Today’s guest post comes courtesy of Sarah Morris, lifestyle, family and education writer for Primrose Schools. See how your child’s preschool experience is the best it can be at Primrose.
According to the American Heart Association, childhood obesity is now the number one health concern among parents—topping even drug abuse and smoking—and with good reason: 1 in 3 kids and teens are overweight or obese. The American Academy of Pediatrics recommends that all children engage in at least 60 minutes of moderate physical activity every day. Lack of exercise and unhealthy eating habits have caused the number of overweight and obese children to nearly triple in the last 30 years.
Experts agree that children who develop basic motor skills by engaging in regular physical activity including skipping, jumping, throwing, catching and balance are more likely to grow into healthy adults. Regular exercise may also improve their academic performance. The proper physical and mental development of your child is dependent on acquiring these basic skills.
The statistics show that most children are not getting the exercise they need for proper health. But there is something you can do! Try these tips to make physical activity a daily part of your family’s life.
5 Tips for Getting Your Family Active
1. Play it safe. Always provide the proper safety equipment. Childproof your home and provide adequate supervision so that children can safely run, jump and play indoors and out.
2. Consider individual ability. Much like reading, writing and arithmetic, physical skills develop gradually over time and require the proper tools. Make sure your child has everything he or she needs to get moving. Supply soft and lightweight toys, games and equipment that are appropriate for your child’s age, such as:
- Balls of all shapes and sizes, musical instruments, skipping ropes, bats, hockey sticks, racquets, paddles and bean bags.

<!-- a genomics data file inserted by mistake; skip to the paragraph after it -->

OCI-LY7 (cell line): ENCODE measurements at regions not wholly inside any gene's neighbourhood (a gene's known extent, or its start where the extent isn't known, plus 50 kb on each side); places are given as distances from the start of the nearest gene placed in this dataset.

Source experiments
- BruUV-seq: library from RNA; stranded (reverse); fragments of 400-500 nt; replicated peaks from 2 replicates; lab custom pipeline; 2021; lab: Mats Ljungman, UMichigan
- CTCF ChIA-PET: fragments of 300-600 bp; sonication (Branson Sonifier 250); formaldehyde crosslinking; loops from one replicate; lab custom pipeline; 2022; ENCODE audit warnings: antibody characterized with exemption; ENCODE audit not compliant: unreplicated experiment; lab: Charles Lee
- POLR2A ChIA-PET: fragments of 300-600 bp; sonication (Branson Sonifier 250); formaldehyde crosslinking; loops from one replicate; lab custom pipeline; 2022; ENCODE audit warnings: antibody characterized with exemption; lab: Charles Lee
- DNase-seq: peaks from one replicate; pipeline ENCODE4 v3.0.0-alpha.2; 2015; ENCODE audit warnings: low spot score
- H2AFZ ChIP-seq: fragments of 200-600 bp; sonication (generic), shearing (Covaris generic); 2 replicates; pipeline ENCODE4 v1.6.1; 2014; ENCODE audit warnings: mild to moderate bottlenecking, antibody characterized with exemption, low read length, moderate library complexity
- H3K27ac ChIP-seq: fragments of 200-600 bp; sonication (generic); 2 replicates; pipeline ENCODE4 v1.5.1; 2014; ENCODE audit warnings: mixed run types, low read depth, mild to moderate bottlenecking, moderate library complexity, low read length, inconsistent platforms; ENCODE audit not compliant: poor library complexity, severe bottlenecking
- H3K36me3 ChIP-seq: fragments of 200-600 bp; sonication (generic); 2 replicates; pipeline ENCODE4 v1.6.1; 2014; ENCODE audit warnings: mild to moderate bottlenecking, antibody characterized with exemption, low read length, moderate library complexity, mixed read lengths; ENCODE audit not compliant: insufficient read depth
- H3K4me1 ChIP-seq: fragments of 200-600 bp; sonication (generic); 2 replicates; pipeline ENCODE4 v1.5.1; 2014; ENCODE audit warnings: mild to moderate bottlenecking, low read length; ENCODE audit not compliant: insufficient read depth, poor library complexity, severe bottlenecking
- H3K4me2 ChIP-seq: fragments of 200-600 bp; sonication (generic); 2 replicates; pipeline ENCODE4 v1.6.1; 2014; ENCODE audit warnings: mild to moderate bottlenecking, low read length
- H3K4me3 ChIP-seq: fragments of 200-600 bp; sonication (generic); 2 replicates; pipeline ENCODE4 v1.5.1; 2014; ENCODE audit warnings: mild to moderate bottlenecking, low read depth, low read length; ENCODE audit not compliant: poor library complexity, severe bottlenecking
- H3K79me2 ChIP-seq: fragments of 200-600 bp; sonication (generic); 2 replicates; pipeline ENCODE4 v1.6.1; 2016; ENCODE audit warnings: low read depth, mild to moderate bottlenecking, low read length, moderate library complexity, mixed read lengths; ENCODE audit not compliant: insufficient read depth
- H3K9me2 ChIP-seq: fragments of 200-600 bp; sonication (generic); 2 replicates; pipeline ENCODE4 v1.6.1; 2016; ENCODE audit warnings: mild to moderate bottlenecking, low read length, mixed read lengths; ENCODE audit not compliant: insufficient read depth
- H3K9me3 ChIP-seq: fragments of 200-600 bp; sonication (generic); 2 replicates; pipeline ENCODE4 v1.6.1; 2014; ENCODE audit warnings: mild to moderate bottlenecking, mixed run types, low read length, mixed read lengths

- Sidewalk chalk or paint, bubble solution, flying discs, hula-hoops and kites.
- Ride-on cars, tricycles, bicycles, roller skates and the correct safety equipment to accompany them.
3. Be a role model. Become an active participant in your child’s games and play. It’s good for them—and good for you! A few fun activity ideas: Blow soap bubbles and chase them around the front yard; take a family hike around the block or to a neighborhood park; use sidewalk chalk to create homemade and colorful hopscotch or four-square grids; turn up the music and do the hokey-pokey; run in the sprinklers or splash in a paddling pool on hot summer days.
4. Praise every achievement. If your child’s first attempts are not successful, level the playing field. If they can’t throw very far, move closer. If they can’t pedal the tricycle, cheerfully go back to the ride-on. Reward every attempt and even small gains. Children who feel they are not meeting expectations will often become discouraged and give up. Make sure to emphasize that games and play are supposed to be fun, not a competition.
5. Use specific words to acknowledge their efforts. A child at any skill level will benefit from the praise of a kind and supportive coach.
The moment your child arrived, she began to discover and grow. Every day she grew stronger, learning to roll over, to sit, to crawl, to stand and then to walk, run, skip and kick. Children have an abundance of energy that longs to be burned. Take the time to play with your child and harness that energy into a healthy habit of daily exercise that will last a lifetime.
A big thanks to Sarah for sharing these ideas for family fitness. What are your favorite ways to get active with the family? —Erin